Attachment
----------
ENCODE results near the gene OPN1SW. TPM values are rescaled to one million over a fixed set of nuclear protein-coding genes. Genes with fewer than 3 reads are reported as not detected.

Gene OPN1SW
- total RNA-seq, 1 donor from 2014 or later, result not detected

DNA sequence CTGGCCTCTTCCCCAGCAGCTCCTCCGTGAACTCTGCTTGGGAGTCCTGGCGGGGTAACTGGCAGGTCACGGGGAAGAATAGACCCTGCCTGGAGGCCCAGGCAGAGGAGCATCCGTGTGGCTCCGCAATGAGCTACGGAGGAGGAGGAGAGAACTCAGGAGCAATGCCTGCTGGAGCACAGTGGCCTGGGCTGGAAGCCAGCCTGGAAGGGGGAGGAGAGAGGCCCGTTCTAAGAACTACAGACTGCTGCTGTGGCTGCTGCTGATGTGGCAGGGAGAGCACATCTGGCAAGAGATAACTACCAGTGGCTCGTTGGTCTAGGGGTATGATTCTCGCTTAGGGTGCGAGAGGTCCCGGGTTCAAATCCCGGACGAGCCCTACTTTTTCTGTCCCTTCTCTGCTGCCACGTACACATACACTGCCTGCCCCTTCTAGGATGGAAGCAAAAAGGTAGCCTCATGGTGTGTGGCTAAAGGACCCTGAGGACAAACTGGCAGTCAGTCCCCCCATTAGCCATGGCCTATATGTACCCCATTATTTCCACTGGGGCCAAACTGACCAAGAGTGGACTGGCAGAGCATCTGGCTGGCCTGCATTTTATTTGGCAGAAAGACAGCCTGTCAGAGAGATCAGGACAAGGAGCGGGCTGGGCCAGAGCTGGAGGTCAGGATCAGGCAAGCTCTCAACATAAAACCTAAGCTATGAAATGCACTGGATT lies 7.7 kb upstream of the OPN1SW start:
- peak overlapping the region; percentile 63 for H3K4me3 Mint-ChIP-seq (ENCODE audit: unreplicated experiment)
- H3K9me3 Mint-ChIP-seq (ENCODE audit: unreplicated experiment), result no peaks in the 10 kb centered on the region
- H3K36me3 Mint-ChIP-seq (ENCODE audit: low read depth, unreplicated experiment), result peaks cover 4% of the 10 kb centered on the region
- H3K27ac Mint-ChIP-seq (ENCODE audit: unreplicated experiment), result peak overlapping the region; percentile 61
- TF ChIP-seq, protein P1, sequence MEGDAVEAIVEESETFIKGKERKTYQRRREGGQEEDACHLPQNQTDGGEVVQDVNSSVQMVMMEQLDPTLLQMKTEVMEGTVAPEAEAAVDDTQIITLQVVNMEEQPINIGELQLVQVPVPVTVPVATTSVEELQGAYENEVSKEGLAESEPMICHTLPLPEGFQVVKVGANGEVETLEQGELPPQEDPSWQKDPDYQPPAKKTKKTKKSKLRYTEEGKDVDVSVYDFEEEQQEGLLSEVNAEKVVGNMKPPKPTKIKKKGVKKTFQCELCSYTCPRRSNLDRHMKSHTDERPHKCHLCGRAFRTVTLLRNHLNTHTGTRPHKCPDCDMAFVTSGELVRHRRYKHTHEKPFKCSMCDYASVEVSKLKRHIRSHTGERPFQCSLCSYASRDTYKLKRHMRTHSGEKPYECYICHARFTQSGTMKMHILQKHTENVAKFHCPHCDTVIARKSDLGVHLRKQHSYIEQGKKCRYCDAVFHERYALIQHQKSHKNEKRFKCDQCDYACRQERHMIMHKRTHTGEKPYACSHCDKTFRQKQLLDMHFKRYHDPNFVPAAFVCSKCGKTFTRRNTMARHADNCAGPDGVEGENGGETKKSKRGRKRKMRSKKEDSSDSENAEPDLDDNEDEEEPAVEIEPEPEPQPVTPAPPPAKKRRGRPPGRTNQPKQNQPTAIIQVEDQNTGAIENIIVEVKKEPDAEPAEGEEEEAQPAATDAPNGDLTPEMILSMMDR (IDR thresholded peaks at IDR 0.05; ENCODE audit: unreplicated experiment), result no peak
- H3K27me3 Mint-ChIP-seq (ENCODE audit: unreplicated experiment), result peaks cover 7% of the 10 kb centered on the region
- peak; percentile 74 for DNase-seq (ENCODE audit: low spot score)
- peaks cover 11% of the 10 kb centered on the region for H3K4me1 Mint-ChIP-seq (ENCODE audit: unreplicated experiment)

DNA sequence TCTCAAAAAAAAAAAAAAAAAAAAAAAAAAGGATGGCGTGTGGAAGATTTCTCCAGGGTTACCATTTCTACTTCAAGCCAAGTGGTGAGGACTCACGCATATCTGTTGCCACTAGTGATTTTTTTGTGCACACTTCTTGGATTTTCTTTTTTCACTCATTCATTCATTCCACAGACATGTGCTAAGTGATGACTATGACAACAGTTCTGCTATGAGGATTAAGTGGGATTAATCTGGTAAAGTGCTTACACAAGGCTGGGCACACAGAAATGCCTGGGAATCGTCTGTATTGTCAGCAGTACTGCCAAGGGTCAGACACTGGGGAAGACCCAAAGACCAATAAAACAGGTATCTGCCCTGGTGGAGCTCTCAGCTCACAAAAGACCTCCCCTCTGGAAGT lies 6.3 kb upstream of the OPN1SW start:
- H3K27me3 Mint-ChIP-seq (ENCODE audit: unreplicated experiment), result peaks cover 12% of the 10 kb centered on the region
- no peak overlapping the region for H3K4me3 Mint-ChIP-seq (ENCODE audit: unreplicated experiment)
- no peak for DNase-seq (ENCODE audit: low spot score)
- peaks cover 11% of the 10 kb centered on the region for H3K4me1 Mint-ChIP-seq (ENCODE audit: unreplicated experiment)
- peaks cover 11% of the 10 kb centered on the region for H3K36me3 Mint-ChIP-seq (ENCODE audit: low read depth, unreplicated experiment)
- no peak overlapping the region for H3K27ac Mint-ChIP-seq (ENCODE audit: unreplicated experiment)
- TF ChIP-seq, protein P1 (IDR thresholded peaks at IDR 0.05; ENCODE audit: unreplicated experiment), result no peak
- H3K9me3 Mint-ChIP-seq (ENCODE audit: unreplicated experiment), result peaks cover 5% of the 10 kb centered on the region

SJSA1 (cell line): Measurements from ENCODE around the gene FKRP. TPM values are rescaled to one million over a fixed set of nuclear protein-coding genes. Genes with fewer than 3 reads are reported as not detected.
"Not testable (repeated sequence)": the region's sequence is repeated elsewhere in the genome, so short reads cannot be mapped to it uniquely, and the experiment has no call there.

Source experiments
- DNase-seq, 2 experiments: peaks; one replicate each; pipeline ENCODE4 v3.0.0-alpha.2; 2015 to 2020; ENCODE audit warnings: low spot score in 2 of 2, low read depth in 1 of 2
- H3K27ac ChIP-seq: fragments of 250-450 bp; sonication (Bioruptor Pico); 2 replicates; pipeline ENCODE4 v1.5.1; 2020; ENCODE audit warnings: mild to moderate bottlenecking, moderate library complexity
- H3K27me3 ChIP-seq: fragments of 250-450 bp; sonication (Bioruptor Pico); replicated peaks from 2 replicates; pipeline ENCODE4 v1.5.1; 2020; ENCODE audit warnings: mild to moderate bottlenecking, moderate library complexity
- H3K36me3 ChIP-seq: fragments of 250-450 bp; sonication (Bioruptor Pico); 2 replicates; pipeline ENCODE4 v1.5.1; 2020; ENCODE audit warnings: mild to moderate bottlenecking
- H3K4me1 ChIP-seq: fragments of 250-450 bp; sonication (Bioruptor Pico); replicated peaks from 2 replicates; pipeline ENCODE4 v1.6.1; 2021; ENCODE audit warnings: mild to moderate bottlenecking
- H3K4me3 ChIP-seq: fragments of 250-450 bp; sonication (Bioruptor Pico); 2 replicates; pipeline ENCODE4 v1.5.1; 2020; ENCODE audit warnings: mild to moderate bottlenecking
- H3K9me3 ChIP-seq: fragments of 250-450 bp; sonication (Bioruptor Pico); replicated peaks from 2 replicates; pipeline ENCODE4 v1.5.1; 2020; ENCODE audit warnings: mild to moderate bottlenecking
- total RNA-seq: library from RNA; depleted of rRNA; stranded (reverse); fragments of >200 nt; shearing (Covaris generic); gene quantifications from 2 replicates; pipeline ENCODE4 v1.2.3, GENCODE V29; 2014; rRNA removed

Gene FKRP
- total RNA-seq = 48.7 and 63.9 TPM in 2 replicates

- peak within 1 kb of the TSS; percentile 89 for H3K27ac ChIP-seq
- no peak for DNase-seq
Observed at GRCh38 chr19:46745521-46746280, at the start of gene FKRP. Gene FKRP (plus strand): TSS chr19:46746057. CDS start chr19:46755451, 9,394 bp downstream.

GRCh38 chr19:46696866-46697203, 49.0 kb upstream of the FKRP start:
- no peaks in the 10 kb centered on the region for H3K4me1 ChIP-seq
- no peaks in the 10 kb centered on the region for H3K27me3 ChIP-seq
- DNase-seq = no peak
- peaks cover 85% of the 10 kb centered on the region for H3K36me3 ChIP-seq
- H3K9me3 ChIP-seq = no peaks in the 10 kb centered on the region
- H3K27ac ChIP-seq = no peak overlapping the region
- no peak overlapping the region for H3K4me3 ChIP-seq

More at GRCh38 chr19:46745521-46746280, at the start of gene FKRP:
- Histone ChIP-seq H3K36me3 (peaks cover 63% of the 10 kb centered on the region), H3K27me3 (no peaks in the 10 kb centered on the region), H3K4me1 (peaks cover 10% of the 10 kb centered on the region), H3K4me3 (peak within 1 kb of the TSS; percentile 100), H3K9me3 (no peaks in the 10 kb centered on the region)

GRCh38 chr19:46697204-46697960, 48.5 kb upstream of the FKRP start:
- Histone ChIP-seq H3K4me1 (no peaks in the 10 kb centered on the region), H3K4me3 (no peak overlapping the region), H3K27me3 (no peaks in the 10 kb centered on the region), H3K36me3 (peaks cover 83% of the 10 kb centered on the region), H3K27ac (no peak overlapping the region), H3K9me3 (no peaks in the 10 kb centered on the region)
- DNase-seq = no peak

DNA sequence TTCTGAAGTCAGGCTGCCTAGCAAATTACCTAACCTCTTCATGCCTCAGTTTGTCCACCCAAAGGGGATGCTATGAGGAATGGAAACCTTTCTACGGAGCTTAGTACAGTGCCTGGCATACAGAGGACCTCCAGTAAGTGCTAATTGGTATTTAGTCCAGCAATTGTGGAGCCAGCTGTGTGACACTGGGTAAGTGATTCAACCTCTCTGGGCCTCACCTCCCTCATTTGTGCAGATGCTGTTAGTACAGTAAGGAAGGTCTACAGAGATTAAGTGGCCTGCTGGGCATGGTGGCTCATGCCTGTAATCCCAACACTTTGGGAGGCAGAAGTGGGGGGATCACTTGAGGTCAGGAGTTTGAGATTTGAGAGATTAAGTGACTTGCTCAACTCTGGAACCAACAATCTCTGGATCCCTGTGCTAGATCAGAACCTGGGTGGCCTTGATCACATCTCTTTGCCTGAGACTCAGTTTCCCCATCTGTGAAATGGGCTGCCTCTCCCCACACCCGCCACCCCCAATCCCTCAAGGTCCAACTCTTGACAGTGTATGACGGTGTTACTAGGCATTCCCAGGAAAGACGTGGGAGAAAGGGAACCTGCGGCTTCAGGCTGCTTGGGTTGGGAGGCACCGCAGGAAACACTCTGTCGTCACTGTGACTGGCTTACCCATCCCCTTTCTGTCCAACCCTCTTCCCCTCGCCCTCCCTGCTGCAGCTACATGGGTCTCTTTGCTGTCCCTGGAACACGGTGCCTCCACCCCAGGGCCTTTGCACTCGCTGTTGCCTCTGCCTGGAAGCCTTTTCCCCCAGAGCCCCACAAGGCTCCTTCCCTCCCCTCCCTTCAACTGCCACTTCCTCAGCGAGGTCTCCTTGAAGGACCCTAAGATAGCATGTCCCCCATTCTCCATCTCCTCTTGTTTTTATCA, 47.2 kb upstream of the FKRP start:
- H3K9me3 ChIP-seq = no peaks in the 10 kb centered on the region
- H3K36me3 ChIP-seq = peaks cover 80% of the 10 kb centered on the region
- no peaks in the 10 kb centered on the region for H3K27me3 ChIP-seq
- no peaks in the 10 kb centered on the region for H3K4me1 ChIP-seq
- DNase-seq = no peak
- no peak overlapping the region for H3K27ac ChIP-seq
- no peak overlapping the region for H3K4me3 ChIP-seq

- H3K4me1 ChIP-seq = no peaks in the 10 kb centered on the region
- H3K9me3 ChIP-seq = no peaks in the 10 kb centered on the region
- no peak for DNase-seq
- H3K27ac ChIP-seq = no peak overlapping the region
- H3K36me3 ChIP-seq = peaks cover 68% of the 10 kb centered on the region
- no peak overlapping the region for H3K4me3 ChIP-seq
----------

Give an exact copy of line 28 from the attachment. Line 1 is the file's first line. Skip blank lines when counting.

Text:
- H3K36me3 ChIP-seq: fragments of 250-450 bp; sonication (Bioruptor Pico); 2 replicates; pipeline ENCODE4 v1.5.1; 2020; ENCODE audit warnings: mild to moderate bottlenecking